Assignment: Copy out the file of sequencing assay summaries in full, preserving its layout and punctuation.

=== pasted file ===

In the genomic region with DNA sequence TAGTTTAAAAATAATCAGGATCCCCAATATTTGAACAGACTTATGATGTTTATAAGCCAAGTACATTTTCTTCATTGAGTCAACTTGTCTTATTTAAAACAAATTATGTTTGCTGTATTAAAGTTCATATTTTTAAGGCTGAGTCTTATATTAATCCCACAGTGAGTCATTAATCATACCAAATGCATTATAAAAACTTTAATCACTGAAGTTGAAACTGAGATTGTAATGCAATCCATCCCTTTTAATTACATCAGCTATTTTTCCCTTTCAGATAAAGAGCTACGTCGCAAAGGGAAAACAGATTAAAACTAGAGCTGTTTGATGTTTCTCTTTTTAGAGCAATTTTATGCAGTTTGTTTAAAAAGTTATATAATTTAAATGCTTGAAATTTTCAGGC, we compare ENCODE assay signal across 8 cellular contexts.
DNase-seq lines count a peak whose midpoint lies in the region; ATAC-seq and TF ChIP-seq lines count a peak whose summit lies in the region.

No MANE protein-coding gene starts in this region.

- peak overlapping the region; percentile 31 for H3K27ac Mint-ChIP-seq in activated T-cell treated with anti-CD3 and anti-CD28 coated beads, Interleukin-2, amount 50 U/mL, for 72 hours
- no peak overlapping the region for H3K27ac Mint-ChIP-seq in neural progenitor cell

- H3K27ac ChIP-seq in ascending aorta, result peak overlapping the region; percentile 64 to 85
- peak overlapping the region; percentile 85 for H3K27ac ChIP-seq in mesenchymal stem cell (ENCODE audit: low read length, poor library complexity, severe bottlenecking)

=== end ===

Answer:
In the genomic region with DNA sequence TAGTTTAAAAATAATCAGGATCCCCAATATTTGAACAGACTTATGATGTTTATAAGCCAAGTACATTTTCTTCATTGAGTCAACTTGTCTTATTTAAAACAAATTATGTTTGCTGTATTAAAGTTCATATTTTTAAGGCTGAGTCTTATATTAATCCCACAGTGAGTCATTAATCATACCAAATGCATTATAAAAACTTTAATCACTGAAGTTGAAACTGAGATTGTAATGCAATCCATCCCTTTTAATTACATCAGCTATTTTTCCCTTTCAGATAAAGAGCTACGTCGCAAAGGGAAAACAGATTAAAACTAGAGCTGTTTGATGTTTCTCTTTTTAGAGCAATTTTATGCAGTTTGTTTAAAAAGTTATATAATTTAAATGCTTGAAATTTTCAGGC, we compare ENCODE assay signal across 8 cellular contexts.
DNase-seq lines count a peak whose midpoint lies in the region; ATAC-seq and TF ChIP-seq lines count a peak whose summit lies in the region.

No MANE protein-coding gene starts in this region.

- peak overlapping the region; percentile 31 for H3K27ac Mint-ChIP-seq in activated T-cell treated with anti-CD3 and anti-CD28 coated beads, Interleukin-2, amount 50 U/mL, for 72 hours
- no peak overlapping the region for H3K27ac Mint-ChIP-seq in neural progenitor cell

- H3K27ac ChIP-seq in ascending aorta, result peak overlapping the region; percentile 64 to 85
- peak overlapping the region; percentile 85 for H3K27ac ChIP-seq in mesenchymal stem cell (ENCODE audit: low read length, poor library complexity, severe bottlenecking)